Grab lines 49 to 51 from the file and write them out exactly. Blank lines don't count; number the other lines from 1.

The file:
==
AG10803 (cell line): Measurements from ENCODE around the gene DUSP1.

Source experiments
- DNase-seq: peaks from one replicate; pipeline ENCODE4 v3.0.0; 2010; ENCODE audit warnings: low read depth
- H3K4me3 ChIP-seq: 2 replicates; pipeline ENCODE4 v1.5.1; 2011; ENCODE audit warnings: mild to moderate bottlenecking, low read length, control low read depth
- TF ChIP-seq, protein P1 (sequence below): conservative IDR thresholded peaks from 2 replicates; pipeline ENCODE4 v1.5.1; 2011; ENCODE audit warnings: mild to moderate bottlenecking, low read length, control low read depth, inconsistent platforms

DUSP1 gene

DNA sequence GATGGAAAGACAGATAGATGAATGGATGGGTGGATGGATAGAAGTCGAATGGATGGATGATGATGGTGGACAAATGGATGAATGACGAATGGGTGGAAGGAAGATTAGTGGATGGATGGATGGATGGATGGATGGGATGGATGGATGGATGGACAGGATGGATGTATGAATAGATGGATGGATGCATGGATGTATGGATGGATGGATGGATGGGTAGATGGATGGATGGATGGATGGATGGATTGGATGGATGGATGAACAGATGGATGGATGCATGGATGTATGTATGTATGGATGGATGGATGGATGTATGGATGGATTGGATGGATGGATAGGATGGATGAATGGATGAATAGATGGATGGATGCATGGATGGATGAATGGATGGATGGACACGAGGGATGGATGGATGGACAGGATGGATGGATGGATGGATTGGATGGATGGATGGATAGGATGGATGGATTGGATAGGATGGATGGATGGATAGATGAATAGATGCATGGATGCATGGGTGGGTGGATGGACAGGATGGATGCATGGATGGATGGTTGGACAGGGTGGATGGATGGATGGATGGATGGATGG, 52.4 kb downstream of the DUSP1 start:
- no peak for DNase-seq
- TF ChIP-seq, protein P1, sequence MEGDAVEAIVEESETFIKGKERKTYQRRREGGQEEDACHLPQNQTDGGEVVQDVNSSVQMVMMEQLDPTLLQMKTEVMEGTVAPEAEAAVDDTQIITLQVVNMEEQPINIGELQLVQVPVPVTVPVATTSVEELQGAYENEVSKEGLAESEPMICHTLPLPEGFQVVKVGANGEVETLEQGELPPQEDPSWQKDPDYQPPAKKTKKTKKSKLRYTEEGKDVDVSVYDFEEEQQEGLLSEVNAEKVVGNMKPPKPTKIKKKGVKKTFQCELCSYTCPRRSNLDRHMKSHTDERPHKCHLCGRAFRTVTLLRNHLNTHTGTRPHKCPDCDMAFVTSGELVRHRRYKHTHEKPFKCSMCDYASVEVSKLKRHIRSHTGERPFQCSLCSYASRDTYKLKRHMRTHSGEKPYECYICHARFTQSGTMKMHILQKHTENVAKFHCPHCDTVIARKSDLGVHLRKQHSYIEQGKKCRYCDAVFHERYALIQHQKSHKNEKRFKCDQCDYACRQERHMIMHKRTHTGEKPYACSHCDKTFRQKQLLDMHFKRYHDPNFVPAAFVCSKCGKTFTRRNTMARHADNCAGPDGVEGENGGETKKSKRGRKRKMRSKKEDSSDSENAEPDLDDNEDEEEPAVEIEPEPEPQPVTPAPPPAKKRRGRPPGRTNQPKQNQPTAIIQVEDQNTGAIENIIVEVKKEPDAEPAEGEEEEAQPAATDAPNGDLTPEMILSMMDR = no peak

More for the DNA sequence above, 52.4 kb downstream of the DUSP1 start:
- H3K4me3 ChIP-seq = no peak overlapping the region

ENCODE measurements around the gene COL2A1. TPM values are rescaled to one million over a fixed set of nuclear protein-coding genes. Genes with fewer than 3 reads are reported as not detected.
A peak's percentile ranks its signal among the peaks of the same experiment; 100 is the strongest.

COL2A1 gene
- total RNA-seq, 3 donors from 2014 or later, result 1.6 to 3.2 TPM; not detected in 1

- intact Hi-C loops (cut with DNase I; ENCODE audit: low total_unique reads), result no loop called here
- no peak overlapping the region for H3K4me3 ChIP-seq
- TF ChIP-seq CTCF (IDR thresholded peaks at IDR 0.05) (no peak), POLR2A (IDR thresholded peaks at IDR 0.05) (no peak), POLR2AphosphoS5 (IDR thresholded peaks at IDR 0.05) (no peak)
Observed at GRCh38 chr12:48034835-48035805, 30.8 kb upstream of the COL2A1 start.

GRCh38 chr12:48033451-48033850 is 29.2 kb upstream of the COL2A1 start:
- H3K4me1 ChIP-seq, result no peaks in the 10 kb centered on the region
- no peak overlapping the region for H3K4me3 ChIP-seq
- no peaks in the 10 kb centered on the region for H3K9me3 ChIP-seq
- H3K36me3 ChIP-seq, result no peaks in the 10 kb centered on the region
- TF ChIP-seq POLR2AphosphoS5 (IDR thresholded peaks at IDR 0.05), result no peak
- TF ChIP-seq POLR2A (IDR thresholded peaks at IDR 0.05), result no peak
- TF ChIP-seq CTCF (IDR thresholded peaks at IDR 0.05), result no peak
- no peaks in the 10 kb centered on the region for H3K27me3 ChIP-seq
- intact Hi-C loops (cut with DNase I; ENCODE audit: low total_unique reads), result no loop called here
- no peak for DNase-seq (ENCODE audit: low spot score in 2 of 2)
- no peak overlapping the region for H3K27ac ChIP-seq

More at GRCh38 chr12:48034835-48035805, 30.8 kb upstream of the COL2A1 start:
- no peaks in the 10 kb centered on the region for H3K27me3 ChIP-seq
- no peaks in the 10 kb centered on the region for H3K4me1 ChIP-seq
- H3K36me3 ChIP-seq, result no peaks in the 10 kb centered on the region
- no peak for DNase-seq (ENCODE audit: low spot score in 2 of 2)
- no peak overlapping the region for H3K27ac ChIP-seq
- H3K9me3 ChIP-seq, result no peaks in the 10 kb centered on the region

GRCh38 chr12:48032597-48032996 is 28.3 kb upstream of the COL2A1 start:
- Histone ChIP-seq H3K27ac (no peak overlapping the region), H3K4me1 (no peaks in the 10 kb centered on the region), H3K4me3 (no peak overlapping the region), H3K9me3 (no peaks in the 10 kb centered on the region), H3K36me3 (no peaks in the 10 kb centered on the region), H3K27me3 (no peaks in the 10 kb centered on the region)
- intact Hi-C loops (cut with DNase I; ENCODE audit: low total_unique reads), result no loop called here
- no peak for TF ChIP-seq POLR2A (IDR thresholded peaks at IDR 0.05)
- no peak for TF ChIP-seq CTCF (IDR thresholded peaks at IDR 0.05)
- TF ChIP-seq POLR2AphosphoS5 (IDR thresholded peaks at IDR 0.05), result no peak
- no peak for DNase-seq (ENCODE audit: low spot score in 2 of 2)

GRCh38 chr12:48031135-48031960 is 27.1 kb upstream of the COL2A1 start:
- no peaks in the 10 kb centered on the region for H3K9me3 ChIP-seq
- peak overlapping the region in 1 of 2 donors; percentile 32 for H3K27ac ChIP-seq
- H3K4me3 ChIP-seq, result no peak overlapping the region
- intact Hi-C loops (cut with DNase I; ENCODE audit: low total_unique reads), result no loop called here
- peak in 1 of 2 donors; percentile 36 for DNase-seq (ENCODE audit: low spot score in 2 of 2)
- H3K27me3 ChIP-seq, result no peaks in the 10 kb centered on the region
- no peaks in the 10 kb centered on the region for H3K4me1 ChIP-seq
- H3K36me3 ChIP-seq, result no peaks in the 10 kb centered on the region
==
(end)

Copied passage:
- H3K4me3 ChIP-seq, result no peak overlapping the region
- intact Hi-C loops (cut with DNase I; ENCODE audit: low total_unique reads), result no loop called here
- peak in 1 of 2 donors; percentile 36 for DNase-seq (ENCODE audit: low spot score in 2 of 2)